- Make Sunday sacred again. I was encouraged by news I read two weeks ago that Archbishop Gregory Aymond of New Orleans has asked his Catholic schools to cancel Sunday activities. We Catholics have a way of putting in the least God requires of us – I myself am frequently guilty of it – and Sunday is a very serious example. If Catholics go to Mass – yes, if, unfortunately – they rarely do anything else on the Sabbath to set aside special time for God. I recall one period in college where I spent all my Sundays (after Mass), several weeks in a row, playing video games. My roommate went outside and played soccer. At the end of each Sunday, I remember feeling lethargic and restless. I was filled with anxiety about returning to classes the next day, feeling very deeply that I had wasted a chance for real rest. I stopped wasting my Sundays. Instead, I started spending them with friends, being active. Sabbath rest doesn’t mean laying about all day and being idle. We can have rest that is useful and constructive. We can take up a hobbies, play sports together, teach our kids how to cook Sunday dinner, call on friends. Families need to use their Sundays for real rest.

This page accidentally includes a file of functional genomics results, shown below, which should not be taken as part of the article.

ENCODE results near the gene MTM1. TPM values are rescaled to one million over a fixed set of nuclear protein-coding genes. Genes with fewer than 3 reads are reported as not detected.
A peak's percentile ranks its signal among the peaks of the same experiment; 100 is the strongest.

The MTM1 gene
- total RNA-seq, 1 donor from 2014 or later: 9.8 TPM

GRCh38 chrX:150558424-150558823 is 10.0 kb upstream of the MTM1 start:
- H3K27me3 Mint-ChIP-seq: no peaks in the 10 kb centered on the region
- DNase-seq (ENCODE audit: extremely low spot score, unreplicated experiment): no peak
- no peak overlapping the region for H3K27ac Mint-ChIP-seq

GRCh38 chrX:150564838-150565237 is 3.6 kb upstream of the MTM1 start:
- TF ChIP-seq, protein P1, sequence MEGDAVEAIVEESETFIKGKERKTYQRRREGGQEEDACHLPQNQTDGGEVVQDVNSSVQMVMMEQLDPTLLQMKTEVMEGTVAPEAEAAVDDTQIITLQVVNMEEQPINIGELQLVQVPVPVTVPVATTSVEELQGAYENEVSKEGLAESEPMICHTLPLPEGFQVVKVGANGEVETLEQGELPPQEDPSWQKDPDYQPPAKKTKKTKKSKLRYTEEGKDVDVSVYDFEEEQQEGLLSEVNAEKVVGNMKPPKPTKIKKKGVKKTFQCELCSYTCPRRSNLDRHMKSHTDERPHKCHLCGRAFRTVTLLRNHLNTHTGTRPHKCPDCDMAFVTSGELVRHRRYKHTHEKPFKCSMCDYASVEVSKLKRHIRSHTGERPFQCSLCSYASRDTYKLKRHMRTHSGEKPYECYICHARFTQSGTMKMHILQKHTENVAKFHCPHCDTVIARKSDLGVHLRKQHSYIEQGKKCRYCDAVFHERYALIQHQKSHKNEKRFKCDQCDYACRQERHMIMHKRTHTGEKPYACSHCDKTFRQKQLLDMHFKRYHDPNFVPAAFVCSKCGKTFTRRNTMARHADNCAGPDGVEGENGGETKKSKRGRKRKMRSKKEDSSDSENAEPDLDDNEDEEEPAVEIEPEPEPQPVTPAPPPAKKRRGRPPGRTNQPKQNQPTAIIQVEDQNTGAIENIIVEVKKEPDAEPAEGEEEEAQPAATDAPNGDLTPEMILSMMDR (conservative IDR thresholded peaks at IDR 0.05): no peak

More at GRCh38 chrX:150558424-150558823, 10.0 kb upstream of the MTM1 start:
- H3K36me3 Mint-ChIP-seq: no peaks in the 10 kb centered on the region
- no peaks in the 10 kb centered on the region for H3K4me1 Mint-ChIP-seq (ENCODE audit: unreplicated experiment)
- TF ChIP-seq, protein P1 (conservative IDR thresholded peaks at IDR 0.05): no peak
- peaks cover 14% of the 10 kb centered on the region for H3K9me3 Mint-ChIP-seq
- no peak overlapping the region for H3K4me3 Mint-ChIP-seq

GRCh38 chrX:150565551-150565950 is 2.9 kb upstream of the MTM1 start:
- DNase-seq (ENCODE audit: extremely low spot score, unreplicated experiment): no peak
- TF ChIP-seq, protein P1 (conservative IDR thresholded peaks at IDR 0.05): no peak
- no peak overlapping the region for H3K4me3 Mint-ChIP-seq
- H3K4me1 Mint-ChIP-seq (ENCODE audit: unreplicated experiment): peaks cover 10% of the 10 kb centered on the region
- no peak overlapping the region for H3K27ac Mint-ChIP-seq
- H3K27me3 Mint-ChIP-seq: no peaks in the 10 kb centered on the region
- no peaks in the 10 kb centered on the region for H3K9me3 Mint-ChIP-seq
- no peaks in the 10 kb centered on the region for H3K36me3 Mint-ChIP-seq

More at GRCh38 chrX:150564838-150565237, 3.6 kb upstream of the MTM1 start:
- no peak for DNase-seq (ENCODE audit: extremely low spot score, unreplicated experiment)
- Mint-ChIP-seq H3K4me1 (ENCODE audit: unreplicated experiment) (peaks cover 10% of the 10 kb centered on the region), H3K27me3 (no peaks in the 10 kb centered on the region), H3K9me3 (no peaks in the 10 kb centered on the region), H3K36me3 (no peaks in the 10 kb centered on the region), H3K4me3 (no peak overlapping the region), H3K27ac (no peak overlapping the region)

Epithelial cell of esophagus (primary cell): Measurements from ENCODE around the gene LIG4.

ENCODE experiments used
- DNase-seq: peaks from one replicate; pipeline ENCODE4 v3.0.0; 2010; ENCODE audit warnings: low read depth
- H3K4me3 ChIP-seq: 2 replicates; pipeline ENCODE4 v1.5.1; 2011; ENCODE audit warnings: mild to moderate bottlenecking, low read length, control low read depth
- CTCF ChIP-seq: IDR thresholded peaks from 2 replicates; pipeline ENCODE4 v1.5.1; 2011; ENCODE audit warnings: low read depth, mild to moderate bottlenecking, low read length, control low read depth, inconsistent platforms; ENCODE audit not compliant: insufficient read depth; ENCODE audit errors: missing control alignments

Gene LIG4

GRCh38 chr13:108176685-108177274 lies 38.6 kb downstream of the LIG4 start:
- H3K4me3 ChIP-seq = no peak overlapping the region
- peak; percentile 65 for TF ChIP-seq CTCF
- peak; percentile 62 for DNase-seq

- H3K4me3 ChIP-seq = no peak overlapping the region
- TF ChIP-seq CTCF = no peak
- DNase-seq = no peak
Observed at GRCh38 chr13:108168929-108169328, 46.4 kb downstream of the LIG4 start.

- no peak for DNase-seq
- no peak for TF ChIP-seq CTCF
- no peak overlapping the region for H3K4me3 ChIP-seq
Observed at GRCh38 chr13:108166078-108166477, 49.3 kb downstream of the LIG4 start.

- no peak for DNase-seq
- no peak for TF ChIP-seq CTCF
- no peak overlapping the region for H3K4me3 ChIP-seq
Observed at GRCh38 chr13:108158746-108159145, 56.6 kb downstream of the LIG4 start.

- Encourage Confession. Why on earth do I have to schedule Confession? Priests should be jumping at the chance to hear Confessions, but I’m convinced a lot of them must think their parishioners are sinless. If the parishioners aren’t coming, maybe they think they’re sinless, too. One can hardly blame them, when some 95% of Catholics have never heard a homily against the more serious and common sins of our time. Hear Confessions before Mass, between Masses, after Mass. Hear Confessions during PSR while the parents are waiting around with coffee and donuts. Encourage families to show up in the Confession line together. Hear Confessions during weeknight catechetical talks. Offer to hear Confessions from the St. Vincent de Paul group while they’re stacking sandwiches together. Did you know the Church encourages extra priests to hear Confessions during Mass? There are so many opportunities. Cast into the deep! Spread a wide net for Christ’s mercy!